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This chapter is from the book

SpamAssassin Configuration

In the last part of this chapter, we look at the SpamAssassin application: how to use it and how to integrate it into your mail infrastructure.

SpamAssassin is broken down into the following major user-accessible components:

  • spamassassin The Perl program meant to be used as a per-user command line interface. It is not designed to be used in high-volume environments; instead, use spamc/spamd or call the libraries directly.
  • spamc A very efficient interface to the Spamassassin processor, written in C. It is meant to be called from scripts and designed to communicate with spamd, the daemonized version of spamassassin.
  • spamd The daemonized version of the spamassassin program. It is meant to be used with spamc, but it doesn't have to be. spamd is designed for high-volume environments, where speed is of the essence. It is optimized for running as a standalone program, where clients would connect to it on port 783. There are options for connecting to a MySQL database or LDAP server for large installations.
  • sa-learn The program that populates or retrains SpamAssassin's Bayesian classifier database of spam.

Along with these four programs, which can be run by the end-user/administrator, the SpamAssassin libraries themselves are also available. These are the Perl libraries that actually perform the analysis and scoring of email messages. An example of a user program that calls the libraries directly is amavisd-new, one of the SpamAssassin MTA interfaces we cover. The end user can write programs in Perl that execute SpamAssassin library calls, enabling custom programs to be written for processing email. The complete set of command options for spamassassin, spamc, spamd and sa-learn commands are contained in Appendix D, "SpamAssassin Command Line Interface Reference."

The SpamAssassin Command Line Interface

The spamassassin command line interface (CLI) is meant for users who have command line access to the machine that houses their email box. Alternatively, the CLI could be used to process messages for testing purposes or in a setup with a small number of users. The Procmail, forwarding, or .qmail functions in MTAs invoke the spamassassin command to process messages when SpamAssassin is not set up to be run at MTA time for the entire organization. For example, you would use the CLI if you were not integrating SpamAssassin into your MTA via milter, amavisd-new, or Qmail-Scanner.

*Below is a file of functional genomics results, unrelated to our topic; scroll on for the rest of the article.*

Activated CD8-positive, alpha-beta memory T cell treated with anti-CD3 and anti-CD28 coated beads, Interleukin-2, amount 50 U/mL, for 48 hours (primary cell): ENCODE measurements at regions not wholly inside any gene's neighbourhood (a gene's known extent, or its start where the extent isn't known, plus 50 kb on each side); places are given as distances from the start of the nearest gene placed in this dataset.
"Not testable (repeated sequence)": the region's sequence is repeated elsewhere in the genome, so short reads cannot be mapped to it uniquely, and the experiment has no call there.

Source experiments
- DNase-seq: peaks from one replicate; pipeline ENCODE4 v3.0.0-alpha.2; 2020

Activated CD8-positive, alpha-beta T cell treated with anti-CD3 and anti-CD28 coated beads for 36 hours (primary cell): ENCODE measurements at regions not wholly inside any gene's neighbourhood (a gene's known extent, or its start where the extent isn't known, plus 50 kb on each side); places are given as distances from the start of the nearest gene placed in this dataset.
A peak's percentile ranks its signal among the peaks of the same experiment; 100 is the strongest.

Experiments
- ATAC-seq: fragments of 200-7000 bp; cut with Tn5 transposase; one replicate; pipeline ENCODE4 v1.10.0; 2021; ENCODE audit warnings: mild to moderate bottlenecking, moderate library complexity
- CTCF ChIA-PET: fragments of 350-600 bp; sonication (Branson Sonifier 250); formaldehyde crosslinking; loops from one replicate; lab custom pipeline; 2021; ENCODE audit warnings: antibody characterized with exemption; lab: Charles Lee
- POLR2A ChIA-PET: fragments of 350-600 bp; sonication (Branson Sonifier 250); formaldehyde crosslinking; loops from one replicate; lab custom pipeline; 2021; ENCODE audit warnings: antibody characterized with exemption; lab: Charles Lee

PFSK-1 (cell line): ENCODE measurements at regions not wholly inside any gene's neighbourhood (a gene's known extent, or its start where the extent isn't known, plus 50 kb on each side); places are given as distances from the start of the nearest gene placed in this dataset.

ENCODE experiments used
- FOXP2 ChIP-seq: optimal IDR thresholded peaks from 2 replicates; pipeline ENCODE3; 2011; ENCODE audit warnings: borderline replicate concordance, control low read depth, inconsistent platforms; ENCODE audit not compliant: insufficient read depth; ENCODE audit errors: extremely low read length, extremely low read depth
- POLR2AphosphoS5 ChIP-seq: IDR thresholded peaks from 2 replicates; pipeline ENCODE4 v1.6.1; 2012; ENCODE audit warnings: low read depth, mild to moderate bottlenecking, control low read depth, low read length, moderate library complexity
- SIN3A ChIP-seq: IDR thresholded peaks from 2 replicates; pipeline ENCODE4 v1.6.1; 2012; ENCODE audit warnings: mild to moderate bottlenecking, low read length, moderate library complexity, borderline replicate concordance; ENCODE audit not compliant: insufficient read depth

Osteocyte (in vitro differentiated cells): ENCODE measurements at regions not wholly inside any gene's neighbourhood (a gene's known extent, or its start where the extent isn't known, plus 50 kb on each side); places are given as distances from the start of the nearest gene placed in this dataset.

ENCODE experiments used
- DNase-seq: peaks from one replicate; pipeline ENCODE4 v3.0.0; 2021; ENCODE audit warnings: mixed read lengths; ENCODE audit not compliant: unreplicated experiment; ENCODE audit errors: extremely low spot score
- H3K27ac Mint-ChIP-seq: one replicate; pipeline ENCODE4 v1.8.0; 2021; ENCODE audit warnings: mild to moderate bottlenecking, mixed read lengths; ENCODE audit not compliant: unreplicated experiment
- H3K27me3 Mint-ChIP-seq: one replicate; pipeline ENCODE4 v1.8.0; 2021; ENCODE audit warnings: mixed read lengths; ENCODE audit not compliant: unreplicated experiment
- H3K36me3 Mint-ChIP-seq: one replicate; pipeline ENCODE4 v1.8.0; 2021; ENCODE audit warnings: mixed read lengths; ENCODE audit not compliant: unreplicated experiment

The spamassassin command line interface can be used for the following purposes:

  • To identify a message as spam to collaborative filtering services
  • To retrain the internal Bayesian filters
  • To send a warning message to spam senders
  • To add addresses to whitelists/blacklists

Running SpamAssassin via Procmail

We will use the example of a per-user installation, where we had a small number of users or we wanted to test SpamAssassin prior to rolling it into full production. If you were running Sendmail or Postfix and were set up to call procmail as your MDA, this could easily be done by using the following Procmail recipe:

:0fw
| /usr/local/bin/spamassassin

/usr/local/bin/spamassassin could be replaced with /usr/local/bin/spamc, the fast interface to spamassassin, if desired. This recipe could alternatively be placed in /etc/procmailrc, which would cause spamassassin to be invoked for all users. qmail installations would use the .qmail functionality outlined next.

Running SpamAssassin in qmail

In a qmail installation, if you wanted to have SpamAssassin process your messages as a regular user, you would place something like this in the .qmail file:

|/usr/local/bin/spamassassin -P | maildir ./Maildir/

This example would route all messages through spamassassin, outputting messages in the maildir formatted mailbox located in the user's home directory in folder called Maildir.

sa-learn

sa-learn is used by a command line user to retrain the Bayesian filters. It accepts a file name as an argument, or messages can be piped to it if desired. It accepts a number of options, the most useful of which are --ham for messages that need to be reclassified as non-spam and --spam for messages that were mistakenly classified as spam. For example, if you wanted to submit a mail message contained in the file called spam.txt in your home directory, you would execute the following command:

/usr/local/bin/sa-learn --spam spam.txt

This would be used for reclassifying a message that SpamAssassin misidentified as spam.

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